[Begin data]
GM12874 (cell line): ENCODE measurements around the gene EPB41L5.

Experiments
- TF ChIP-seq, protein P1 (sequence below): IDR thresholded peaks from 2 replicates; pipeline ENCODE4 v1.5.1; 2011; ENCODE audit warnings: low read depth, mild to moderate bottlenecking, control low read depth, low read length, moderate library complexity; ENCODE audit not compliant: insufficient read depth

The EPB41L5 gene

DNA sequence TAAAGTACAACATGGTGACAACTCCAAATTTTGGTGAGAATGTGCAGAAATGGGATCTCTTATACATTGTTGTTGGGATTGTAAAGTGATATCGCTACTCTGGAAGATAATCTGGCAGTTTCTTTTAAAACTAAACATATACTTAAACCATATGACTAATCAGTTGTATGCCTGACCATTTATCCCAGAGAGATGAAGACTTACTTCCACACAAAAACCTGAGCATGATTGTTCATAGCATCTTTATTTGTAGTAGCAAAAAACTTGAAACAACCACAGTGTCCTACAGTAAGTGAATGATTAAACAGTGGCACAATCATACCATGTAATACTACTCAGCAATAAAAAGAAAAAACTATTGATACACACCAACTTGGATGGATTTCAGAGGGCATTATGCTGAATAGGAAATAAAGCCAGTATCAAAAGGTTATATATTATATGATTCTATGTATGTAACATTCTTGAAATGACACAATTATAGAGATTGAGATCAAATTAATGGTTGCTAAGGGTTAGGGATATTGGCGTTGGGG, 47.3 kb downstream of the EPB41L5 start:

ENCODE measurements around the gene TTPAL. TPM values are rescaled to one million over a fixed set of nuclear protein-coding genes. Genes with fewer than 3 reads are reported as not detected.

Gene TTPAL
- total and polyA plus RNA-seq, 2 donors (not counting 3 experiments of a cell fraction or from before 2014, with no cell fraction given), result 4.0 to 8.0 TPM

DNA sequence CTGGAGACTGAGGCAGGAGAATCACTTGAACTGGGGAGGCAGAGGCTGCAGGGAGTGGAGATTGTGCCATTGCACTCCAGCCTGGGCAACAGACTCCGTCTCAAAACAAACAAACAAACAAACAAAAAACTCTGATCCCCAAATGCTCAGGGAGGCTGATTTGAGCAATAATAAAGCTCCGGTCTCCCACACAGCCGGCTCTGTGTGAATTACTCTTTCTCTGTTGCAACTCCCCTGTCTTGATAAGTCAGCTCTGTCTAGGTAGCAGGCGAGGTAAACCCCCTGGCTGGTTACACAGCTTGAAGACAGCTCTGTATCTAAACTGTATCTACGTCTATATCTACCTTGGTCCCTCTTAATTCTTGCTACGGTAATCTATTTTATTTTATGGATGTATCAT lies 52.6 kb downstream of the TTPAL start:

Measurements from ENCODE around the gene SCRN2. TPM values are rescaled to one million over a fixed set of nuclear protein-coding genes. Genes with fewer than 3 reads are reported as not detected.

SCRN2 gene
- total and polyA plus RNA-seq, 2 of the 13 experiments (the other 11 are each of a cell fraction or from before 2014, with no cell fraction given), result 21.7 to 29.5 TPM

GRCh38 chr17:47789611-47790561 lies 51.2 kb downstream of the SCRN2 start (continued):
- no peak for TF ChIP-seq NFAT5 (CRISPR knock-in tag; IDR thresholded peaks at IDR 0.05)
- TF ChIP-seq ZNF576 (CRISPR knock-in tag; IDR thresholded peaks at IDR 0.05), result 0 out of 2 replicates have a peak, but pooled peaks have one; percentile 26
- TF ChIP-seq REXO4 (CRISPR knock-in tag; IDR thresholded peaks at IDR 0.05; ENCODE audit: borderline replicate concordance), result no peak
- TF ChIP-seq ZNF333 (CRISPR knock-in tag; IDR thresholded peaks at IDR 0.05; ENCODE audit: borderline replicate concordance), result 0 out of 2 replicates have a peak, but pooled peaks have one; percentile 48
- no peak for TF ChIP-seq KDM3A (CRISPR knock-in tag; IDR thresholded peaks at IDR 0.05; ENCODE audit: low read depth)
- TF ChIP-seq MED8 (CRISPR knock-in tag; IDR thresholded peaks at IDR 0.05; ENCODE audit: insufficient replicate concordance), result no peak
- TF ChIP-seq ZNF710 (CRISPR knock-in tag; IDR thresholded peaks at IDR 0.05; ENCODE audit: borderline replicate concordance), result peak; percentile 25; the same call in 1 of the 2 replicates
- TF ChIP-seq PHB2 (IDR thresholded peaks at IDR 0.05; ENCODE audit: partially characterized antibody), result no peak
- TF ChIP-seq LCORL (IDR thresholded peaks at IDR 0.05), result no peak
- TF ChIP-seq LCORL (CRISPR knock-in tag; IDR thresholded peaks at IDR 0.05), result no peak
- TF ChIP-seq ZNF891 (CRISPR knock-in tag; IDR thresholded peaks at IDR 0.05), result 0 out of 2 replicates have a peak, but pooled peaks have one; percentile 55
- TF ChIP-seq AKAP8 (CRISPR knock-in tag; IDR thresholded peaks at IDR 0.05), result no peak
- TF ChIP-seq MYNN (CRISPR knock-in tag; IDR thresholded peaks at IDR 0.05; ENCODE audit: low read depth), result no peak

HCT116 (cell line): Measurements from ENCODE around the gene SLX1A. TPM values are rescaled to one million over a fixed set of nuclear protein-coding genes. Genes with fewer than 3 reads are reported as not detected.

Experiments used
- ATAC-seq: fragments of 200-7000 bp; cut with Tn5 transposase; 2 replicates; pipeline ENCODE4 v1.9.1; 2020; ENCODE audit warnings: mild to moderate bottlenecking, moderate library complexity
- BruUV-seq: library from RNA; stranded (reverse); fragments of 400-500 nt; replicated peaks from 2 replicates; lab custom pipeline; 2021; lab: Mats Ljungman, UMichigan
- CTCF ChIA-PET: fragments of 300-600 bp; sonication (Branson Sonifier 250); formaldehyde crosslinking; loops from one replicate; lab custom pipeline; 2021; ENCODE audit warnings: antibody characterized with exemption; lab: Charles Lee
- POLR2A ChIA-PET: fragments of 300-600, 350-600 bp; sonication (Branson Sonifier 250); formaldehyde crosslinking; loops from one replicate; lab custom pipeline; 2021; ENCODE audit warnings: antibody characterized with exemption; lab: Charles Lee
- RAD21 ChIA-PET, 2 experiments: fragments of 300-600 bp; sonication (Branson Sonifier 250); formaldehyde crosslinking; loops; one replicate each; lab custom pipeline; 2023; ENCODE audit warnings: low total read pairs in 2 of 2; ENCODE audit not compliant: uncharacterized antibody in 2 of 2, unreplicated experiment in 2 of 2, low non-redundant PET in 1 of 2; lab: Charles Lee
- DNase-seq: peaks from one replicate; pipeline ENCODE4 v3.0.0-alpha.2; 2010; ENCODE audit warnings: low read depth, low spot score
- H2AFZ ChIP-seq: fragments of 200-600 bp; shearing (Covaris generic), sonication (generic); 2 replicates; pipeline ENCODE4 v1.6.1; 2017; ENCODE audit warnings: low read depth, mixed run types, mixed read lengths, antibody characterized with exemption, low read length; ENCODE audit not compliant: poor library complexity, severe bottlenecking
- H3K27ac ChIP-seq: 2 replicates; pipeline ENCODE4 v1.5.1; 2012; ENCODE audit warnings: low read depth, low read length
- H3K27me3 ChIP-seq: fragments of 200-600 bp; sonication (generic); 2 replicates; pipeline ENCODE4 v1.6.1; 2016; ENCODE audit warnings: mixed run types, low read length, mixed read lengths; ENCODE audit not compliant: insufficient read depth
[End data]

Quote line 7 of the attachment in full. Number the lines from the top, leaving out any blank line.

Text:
Gene TTPAL